Establishing a target audience is essential to knowing where to focus your efforts most efficiently. However, simply identifying your target audience is not enough. Thinking like your target audience is key to growth. Getting to know your customer base on a personal level will provide invaluable information on how to sell your product. 

Let’s take a deep dive into the psyche of your audience: Who are they really? How do they view the world? What are they looking for? What do they care about? By applying these tips, you’ll be thinking like your target audience and leaps ahead of the market in no time.

Skim your website/social media like a newcomer

First things first, you’ve visited your website more than anyone else and are keenly aware of every detail that went its design. When was the last time you looked at it with fresh eyes? Put yourself in the shoes of a potential customer who stumbled upon your site with zero background knowledge. Take note of questions you might have or elements that may be a little unclear. This is a great practice to perform regularly to ensure the content you are producing isn’t getting overcomplicated or too specific. 

List benefits to THEM

Next, listing customer benefits is a great way to identify key marketing points and better define your brand. Make it obvious that ordering your custom t-shirts will allow customers to revamp their wardrobe, receive a cute package in the mail, support small businesses, save on shipping, AND earn discounts in the future. Even the most selfless shopper couldn’t care less about what you will gain out of a transaction if they cannot see the plus sides for themselves. 

Consider how they want to communicate

We’ve all been added to an email list we had no intention of subscribing to and growing more pessimistic each time another newsletter rolls in. Maybe your client wants to be kept up to date via text, keep your number handy, or just want to visit your website on their terms and timing. Think about your target audience’s life and how many notifications are appropriate to receive from you. Offering your customers open communication without bombarding them will help you turn a casual browser into a lifelong, committed consumer.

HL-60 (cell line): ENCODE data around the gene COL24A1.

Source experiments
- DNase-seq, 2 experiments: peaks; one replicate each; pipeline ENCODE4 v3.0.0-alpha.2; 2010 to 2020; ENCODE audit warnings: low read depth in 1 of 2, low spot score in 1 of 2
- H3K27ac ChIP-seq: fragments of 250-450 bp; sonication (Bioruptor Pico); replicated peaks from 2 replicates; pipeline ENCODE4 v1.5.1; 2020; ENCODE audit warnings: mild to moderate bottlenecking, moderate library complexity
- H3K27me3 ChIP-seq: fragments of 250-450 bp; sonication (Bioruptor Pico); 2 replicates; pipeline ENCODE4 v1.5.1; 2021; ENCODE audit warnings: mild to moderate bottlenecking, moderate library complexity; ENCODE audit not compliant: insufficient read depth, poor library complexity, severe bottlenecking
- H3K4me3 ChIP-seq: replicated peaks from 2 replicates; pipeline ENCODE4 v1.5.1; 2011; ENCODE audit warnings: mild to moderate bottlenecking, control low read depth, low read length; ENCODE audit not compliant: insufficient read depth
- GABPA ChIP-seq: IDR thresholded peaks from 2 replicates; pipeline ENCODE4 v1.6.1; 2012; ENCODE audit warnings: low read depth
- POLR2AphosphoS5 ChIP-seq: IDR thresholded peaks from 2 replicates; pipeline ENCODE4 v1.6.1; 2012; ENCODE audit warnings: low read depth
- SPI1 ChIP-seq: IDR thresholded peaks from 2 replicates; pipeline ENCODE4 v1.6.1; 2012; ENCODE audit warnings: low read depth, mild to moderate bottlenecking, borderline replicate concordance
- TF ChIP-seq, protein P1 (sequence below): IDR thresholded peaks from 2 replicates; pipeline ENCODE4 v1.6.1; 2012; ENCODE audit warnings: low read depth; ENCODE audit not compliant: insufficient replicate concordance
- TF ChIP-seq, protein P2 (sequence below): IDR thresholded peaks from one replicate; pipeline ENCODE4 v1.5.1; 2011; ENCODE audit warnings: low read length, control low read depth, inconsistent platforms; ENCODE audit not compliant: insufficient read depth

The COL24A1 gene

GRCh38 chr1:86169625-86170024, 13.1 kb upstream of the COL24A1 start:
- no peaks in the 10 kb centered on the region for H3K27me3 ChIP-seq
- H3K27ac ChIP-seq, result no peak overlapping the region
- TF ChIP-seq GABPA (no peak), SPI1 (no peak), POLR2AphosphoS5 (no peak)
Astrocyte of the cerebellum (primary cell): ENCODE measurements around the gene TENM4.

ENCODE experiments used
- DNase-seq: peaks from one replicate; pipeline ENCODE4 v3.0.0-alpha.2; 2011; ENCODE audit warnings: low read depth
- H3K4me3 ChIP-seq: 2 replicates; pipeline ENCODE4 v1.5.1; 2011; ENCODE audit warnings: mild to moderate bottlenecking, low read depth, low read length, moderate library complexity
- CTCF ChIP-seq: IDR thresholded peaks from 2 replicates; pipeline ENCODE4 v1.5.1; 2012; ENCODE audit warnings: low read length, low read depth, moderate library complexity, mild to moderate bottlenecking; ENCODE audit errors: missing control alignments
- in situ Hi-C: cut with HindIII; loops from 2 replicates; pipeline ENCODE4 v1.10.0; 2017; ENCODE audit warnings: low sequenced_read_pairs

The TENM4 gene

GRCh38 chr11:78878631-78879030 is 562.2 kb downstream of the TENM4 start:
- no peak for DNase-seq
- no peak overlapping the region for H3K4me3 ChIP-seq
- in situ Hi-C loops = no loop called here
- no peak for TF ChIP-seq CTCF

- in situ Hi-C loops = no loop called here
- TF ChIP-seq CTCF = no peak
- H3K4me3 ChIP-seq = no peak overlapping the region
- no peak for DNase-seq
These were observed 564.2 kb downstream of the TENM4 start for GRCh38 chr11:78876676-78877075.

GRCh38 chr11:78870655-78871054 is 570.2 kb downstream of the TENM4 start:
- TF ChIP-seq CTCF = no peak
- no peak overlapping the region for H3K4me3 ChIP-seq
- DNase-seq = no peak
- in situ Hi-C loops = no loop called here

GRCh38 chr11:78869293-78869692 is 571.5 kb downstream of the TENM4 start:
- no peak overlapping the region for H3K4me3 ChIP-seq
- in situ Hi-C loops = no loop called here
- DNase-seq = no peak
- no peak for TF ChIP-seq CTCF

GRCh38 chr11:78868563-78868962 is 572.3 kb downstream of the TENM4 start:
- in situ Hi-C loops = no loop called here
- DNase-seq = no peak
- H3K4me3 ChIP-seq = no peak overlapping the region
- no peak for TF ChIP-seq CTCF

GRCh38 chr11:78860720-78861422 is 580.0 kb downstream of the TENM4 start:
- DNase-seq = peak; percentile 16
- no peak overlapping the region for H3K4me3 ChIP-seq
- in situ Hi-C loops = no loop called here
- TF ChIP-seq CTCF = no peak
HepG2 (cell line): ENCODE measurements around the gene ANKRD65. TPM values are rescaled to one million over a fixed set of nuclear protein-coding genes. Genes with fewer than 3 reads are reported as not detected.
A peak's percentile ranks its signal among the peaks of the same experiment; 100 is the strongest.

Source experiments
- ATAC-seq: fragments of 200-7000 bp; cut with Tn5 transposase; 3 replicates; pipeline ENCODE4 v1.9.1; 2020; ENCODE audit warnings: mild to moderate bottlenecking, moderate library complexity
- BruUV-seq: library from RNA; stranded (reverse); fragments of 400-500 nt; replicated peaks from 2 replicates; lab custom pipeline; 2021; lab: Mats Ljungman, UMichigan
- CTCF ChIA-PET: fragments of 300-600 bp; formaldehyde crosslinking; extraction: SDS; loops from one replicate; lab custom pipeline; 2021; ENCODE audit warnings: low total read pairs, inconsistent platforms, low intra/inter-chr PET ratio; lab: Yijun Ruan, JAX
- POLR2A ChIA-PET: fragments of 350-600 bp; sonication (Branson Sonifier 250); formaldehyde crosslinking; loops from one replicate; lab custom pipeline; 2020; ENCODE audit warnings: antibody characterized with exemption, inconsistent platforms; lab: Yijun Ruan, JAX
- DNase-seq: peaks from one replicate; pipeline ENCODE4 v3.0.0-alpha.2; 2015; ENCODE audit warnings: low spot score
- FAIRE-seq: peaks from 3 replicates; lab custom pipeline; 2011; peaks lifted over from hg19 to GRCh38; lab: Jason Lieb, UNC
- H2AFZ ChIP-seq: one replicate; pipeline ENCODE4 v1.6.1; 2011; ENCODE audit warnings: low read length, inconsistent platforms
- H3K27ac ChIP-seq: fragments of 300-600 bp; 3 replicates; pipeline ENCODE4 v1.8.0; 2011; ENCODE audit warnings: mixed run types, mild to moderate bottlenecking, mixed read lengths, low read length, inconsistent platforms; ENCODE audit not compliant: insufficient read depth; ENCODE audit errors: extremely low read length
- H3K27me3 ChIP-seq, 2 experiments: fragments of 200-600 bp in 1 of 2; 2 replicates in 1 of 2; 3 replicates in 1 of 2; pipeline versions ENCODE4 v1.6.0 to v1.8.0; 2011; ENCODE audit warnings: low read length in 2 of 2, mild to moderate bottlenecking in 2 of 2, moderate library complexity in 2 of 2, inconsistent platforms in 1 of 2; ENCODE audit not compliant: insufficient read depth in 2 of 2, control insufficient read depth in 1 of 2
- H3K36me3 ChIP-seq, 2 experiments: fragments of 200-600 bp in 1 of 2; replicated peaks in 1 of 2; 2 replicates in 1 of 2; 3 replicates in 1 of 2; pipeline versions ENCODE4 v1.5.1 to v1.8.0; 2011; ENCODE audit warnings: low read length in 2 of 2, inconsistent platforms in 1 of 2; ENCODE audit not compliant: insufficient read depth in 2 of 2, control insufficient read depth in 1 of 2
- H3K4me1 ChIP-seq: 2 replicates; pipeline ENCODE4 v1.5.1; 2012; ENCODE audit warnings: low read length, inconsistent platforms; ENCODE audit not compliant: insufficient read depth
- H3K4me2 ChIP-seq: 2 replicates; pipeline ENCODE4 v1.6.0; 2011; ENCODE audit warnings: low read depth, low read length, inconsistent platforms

Identify stresses they might be experiencing

Depending on your product or service, you will likely have a portion of customers who arrive at your website in a state of panic. Whether their caterer canceled, they realized they have no clue how insurance works, or need medical assistance ASAP, your business can be a healing balm. Simply adding an item to an online shopping cart can be difficult when blinded by urgency. Having the hindsight to address these worries and make your services easily available earns the trust of your target audience.

Look at your competitors’ websites

If you’re having a hard time reviewing your own website with fresh eyes, try investigating your competitors. Can you understand right off the bat what their product is and what they can do for you? How does it feel to be on their page? Is it easy to contact them? Take note of what you think while playing their target audience and incorporate that into your own website. 

Remember how you felt when you first started

With any long-term passion, it can be difficult to recall a time when you didn’t know what you know now. Recall your first exposure to your product or first day on the job. Though some details of the business may seem self-explanatory, patiently helping your customer understand the basics can avoid confusion in the long run. Acronyms, specificities, and advanced information can turn potential clients away and make you seem unreachable. Let them know you hold their questions with the highest consideration and will be there for them every step of the process.

Ask current trusted customers

Lastly, the best way to better understand the perspective of your target audience is to ask them! Surveys, follow ups, and in-person conversations can provide vital insight. Ask your target audience what they think and how you can best support them. Offering free samples in exchange for feedback is a great way to show clients you really care about how they feel.

In the end, even the best service in the world can leave customers dissatisfied if their perspective seems to be ignored by the business. Learning to think like your target audience on a more raw, personal level is key to successful growth. Contact our team of experts at Big Red Jelly today if you have questions about strengthening your client relations.